In the first open meeting under the agency’s new leadership in July 2021, a split FTC voted along party lines to modify those rules for implementing the Magnuson-Moss process in a manner that expands the commissioners’ own power to drive rulemakings. The majority’s statement accompanying the changes said the modifications would remove “extraneous and onerous procedures” and provide the FTC with “greater accountability and control” over the process.

One of the major changes replaced the FTC’s chief administrative law judge as the chief presiding officer over Magnuson-Moss rulemaking and gave that role to the FTC chair. The rule removed responsibility for running hearings – including important components such as who can present evidence and what can be submitted – from a designated presiding officer and shifts that power to the FTC itself. The agency can now set hearing agendas, the topics up for discussion, who can testify, and what is eligible for cross examination. The rule also stripped the presiding officer’s ability to decide on disputes of material fact, giving that over to the FTC.

The rule made two other significant changes. Previously, the FTC’s staff was required to publish a report summarizing and assessing the rulemaking record and providing a recommendation on whether to adopt or modify the rule in question. That requirement was scrapped. Finally, the ability to appeal rulings of the presiding officer was removed because the FTC argued that it added “procedural complexity to informal hearings that are inconsistent with the informal nature of the rulemaking process.”

In their dissenting statement, the minority commissioners criticized the changes as being designed to allow the FTC “to embark on a sweeping campaign to replace the free market system with its own enlightened views of how companies should operate, and to replace the goals of price competition, quality, and efficiency with subjective and as-yet-unstated goals that are ripe for political manipulation.” The minority commissioners specifically decried the changes regarding the presiding officer, noting that it would revert to an era when presiding officers were “puppets” of agency management that undermined the credibility and fairness of the resulting rules. They also argued against scrapping the staff report changes and elimination of the ability to appeal, noting that it would reduce transparency.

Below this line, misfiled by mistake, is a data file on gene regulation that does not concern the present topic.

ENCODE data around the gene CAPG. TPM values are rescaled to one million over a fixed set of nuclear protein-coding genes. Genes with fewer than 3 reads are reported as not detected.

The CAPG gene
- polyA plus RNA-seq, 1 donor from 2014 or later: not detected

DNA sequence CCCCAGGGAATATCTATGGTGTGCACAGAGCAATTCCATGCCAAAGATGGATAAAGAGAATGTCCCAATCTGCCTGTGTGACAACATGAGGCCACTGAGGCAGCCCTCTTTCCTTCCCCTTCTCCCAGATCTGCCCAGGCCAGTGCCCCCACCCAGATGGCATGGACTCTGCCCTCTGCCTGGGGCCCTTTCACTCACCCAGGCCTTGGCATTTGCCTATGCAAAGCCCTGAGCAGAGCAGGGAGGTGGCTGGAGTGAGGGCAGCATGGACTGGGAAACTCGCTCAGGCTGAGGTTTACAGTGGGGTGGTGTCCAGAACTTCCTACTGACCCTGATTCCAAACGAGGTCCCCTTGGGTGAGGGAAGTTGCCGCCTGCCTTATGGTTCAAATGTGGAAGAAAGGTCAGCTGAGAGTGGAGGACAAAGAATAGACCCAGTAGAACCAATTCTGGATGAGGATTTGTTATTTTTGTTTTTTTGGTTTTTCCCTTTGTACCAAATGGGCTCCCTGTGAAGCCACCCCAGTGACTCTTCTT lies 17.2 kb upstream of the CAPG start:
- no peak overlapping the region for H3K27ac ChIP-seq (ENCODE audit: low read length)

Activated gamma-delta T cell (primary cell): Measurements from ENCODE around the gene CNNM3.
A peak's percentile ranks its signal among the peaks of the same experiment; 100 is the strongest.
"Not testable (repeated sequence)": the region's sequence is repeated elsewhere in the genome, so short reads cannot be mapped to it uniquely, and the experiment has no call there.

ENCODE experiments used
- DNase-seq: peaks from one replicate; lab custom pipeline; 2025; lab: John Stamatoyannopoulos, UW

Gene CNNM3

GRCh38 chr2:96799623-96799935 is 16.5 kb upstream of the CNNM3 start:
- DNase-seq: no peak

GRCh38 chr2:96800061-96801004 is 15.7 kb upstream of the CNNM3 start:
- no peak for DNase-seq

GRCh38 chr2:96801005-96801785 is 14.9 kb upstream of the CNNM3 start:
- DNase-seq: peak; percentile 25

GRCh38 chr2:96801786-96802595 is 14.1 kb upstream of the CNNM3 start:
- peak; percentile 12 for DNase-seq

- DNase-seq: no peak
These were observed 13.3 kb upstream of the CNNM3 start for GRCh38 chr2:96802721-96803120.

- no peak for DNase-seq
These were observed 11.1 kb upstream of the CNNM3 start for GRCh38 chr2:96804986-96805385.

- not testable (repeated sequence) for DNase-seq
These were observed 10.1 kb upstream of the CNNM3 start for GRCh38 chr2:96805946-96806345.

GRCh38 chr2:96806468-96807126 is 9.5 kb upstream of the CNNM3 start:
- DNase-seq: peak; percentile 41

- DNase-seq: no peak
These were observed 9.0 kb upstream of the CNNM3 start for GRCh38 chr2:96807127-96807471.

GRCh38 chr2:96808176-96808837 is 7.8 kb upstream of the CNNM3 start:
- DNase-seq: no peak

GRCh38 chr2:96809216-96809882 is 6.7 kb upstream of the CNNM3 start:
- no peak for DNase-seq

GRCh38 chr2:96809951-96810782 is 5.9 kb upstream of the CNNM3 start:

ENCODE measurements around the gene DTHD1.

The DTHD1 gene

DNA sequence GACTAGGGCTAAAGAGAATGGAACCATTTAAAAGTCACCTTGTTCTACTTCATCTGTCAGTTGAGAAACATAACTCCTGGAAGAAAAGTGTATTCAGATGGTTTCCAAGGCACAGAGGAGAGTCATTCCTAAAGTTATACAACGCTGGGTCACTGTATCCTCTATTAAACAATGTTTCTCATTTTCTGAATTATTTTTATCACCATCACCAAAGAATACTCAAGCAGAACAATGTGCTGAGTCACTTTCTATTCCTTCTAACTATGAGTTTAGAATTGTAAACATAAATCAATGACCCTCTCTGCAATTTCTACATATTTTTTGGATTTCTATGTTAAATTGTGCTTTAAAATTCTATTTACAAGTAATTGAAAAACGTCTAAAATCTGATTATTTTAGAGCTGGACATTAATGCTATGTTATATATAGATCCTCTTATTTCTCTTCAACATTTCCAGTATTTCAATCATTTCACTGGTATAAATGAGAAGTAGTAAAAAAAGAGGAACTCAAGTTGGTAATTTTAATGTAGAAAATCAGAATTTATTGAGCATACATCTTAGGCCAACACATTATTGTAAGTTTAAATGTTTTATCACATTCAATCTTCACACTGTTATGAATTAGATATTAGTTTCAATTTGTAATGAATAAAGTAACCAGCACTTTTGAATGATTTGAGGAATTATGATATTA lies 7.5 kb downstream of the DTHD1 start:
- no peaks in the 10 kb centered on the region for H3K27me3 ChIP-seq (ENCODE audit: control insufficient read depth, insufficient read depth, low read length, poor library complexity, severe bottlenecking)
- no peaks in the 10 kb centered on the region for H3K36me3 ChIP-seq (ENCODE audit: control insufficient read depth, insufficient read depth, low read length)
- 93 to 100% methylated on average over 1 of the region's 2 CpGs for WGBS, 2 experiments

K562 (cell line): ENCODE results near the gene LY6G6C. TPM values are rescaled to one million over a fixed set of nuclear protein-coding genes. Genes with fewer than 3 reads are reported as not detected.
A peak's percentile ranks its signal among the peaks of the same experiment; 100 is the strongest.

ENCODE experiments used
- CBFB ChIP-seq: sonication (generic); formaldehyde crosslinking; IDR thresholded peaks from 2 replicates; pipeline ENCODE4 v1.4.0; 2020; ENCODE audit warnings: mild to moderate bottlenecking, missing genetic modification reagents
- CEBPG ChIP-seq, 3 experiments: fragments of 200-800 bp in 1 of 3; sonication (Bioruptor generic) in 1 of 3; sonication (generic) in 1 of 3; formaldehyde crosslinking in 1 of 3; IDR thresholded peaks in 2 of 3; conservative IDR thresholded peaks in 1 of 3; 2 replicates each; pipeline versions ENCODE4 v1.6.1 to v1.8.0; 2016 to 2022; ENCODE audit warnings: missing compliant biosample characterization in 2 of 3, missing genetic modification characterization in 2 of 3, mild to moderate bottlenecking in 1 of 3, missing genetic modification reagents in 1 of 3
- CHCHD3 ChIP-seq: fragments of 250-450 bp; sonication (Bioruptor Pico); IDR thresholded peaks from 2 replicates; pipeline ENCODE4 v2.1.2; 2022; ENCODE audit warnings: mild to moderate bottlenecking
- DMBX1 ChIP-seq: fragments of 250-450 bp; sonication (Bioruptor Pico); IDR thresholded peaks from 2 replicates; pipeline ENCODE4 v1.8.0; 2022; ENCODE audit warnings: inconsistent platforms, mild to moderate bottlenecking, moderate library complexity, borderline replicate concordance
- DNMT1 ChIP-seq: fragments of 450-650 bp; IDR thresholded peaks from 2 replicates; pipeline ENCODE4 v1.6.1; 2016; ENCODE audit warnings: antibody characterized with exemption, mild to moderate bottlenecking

The rule changes were the clearest indication that the current FTC intends to take the agency in an aggressive direction with broad, sweeping rules, but that is far from the only signal. The FTC is also pushing the boundaries of what types of rules the Magnuson-Moss process covers.

The 1975 Magnuson-Moss Act text specifies that the FTC needs to use the process for rules regarding unfair or deceptive acts or practices, but it is not completely clear whether that covers rules regarding unfair methods of competition (UMC). The FTC’s current leadership argues that the procedures do not cover UMC rules because they are not specified in the act and that it has authority to use APA rulemaking for those rules under its broad authority to enact regulations for the purpose of carrying out its responsibilities under the Federal Trade Commission Act.

Critics of this view contend that Congress intended to cover UMC rules. They argue that the Magnuson-Moss Act was in part a response to a federal court decision that upheld the FTC’s authority to use APA rulemaking in UMC rule instances. They also cite the failure of the FTC since the 1980s to issue UMC rules via the APA process as further evidence that the agency lacks the authority to do so.

While the FTC has yet to do so, many expect it will proceed with UMC rules soon. The first of those rules using APA rulemaking instead of Magnuson-Moss would undoubtedly garner a legal challenge, setting the stage for resolution regarding the FTC’s rulemaking authority.


The FTC’s newfound yearning for broad rules calls attention to its congressionally mandated Magnuson-Moss rulemaking process. The procedures were intended to make rulemaking more onerous to ensure fairness and impartiality. Dissatisfied that the Magnuson-Moss process imposes restrictions on the agency, the FTC’s new leadership is intent on pushing the boundaries of its rulemaking authority.